• Abstract: Publication date: 2019Source: Global Transitions, Volume 1Author(s): Katrin GrossmannAbstractEnergy efficiency in the housing stock has been praised as a win-win strategy reducing end energy use for heating and alleviating energy poverty. However, policies to foster energy efficiency improvements have led to rising protests and conflicts because investments made into retrofitting became a means of speculation and displacement of low-income residents. Conflict theory emphasises the role of conflicts as drivers of social change; they open a window into how and by whom the legitimacy of existing rules and government is challenged. The paper uses social conflict theory to interpret the conflicting interests and issues at stake here. It concludes that what seemed to be a conflict between social and ecological goals, turns out to be a distributional conflict around affordable housing and against unjust distributions of cost burdens of energy transitions. The manifest conflicts between tenants and the housing industries were caused – or enabled – through the specific policy context. The state had imposed new norms for energy standards of buildings and left their economic consequences to be solved in the conflicts between housing companies and tenants. The legitimacy of these policies was challenged, especially the actual ecological effects – and thus the intention to reach the climate mitigation goals of the German government – are disputed. The conflicts described here stimulated the formation of interest groups, contributed to social movements and raised awareness to the social impacts of energy efficiency policies. Thus, the paper shows how much a clearer engagement of sustainability transition literature with conflicts and conflict theory is needed to better address justice issues in energy transitions.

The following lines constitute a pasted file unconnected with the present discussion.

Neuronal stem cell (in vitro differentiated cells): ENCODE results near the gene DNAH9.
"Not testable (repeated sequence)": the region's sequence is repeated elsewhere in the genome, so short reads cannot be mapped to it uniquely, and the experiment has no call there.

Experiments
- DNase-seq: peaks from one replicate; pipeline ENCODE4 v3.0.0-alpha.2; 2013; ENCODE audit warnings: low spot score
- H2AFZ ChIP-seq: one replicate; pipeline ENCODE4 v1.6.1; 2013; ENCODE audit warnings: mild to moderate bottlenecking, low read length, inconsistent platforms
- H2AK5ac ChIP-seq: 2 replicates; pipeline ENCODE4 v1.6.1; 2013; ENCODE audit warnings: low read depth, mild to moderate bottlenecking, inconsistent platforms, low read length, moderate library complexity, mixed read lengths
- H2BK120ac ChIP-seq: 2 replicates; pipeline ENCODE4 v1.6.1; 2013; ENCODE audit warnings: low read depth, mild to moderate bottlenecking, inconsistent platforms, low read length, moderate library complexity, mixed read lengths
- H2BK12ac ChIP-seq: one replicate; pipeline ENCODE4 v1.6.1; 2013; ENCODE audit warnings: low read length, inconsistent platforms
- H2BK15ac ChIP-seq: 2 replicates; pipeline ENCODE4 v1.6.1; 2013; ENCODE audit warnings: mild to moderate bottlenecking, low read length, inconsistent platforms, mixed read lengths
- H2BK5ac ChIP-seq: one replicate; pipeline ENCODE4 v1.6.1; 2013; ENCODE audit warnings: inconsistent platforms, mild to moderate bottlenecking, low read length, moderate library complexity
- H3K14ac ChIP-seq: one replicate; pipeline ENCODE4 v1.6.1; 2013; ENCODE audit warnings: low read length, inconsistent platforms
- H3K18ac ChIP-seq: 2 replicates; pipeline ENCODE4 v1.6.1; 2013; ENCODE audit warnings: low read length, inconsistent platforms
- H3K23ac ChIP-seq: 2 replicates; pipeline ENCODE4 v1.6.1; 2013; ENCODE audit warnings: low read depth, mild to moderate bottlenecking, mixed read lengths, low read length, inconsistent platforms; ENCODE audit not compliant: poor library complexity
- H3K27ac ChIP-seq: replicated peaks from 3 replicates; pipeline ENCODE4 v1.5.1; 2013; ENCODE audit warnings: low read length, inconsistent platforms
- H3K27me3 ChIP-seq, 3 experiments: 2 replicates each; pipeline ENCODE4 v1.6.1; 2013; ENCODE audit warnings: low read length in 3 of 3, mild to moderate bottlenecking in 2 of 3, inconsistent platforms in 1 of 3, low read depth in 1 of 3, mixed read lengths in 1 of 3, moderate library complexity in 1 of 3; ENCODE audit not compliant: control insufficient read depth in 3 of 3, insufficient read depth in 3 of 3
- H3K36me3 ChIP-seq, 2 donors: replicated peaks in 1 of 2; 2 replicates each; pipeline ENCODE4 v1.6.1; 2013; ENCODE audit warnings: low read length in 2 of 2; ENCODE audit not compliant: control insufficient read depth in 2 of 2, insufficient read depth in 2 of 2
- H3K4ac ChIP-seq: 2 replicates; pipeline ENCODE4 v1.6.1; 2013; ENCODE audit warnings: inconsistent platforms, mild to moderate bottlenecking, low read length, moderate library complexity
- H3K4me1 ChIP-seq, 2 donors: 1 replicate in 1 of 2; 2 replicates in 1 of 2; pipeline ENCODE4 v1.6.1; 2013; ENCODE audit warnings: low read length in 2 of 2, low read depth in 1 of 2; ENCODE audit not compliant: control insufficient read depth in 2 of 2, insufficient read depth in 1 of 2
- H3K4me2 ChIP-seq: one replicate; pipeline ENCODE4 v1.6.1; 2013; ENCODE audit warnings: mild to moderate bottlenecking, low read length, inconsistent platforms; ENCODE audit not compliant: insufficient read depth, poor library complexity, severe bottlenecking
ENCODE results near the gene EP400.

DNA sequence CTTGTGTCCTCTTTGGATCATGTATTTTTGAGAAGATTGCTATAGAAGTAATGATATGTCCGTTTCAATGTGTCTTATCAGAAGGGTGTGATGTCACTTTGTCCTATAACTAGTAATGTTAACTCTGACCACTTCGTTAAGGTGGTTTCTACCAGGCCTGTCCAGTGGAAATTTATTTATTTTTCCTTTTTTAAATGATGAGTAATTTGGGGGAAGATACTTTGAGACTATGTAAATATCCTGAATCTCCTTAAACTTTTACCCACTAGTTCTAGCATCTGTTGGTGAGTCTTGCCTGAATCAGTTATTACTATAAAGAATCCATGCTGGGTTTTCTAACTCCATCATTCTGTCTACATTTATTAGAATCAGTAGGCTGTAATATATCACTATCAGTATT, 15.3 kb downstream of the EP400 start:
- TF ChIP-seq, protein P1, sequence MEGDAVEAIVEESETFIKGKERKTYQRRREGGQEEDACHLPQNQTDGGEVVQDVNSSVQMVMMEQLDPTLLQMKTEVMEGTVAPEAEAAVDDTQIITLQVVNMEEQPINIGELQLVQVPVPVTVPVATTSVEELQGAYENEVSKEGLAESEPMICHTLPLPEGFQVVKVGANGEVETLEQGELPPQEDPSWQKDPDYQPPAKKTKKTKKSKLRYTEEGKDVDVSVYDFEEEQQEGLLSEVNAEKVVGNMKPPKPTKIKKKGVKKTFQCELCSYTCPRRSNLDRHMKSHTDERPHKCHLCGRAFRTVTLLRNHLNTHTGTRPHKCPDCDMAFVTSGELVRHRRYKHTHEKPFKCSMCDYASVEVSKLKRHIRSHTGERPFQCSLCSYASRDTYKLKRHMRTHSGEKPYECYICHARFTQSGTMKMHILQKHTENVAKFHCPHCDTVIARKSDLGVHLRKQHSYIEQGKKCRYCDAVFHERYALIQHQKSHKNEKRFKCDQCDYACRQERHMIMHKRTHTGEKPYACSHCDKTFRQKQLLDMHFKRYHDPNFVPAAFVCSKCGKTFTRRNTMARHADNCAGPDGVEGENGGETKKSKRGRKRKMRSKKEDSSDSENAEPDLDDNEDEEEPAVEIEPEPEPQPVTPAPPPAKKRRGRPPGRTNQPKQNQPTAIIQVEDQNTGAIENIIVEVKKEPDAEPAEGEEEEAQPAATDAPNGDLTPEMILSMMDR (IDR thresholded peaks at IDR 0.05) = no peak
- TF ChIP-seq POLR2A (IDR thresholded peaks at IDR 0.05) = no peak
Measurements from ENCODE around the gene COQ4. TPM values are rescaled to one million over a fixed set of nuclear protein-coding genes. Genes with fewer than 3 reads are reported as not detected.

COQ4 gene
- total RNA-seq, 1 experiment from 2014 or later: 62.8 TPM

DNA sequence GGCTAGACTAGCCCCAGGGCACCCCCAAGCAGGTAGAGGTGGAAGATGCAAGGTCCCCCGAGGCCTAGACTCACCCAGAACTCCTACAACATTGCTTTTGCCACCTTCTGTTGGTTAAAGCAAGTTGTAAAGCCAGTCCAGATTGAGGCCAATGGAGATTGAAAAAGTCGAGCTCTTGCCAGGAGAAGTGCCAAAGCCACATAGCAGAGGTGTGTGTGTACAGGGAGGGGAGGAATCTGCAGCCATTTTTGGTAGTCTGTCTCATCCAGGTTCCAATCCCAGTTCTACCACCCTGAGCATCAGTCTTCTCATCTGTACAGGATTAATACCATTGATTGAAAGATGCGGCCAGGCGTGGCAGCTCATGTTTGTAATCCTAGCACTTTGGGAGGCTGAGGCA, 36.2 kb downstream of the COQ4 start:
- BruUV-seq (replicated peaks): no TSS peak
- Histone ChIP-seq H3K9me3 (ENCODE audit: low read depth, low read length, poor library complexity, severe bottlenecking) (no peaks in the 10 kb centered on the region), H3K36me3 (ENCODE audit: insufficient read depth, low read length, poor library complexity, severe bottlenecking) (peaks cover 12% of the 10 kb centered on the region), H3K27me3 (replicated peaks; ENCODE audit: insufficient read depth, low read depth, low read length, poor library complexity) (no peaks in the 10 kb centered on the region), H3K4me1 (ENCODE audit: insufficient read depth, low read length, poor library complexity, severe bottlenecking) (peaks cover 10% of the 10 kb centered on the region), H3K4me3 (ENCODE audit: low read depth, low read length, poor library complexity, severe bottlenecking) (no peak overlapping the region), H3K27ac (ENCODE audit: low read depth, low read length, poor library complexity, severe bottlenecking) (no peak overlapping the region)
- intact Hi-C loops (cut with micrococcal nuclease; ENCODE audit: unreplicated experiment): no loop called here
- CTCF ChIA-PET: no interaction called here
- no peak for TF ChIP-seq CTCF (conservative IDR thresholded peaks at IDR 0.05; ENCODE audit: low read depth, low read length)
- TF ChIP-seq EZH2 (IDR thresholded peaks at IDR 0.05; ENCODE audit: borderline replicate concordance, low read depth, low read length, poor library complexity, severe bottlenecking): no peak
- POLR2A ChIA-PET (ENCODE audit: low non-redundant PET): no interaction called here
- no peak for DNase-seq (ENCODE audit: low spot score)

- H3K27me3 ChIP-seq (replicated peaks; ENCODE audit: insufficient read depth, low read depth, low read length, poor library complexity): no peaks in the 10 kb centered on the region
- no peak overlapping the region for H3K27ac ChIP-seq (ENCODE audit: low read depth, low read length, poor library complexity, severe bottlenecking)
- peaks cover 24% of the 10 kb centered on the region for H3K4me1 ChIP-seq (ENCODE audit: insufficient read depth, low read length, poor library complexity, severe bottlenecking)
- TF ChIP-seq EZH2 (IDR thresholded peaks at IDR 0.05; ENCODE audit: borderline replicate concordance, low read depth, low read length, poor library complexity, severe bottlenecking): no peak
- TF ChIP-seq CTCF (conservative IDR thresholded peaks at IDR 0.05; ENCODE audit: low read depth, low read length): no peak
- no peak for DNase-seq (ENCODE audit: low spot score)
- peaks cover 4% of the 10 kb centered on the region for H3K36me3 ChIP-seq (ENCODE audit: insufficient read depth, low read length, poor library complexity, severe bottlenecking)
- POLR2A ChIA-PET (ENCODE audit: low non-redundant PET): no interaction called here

• Legitimacy and field development: Electricity transition(s) in Germany

    • Abstract: Publication date: 2019Source: Global Transitions, Volume 1Author(s): Gerhard FuchsAbstractThe paper draws on recent developments in the field of electricity generation and distribution in Germany to outline some basic assumptions on how legitimation strategies are framed and differ between emerging and stable action fields. We analyze decentralized forms of electricity generation and distribution. Pioneers of this development seized opportunities connected with broad institutional changes to discredit the status quo and work out legitimations for their new model of how to generate and distribute electricity. Just like skilled actors in stable fields working on adaptation strategies to changing environments, the ones in emerging fields engaged in working out new search strategies, built coalitions, undertook collective action, and established affiliations with recognized authorities and elites. However, unlike skilled actors in stable fields, those in the emerging ones, could not build on established routines. Instead, they drew on logics from outside their field and emphasized the benefits of their activities for society at large. Our analysis shows how actors legitimate novel organizational forms in emerging fields vs. the attempts of incumbent actors in mature fields to preserve their position in a contentious period. Theories of social change should explicitly account for field context.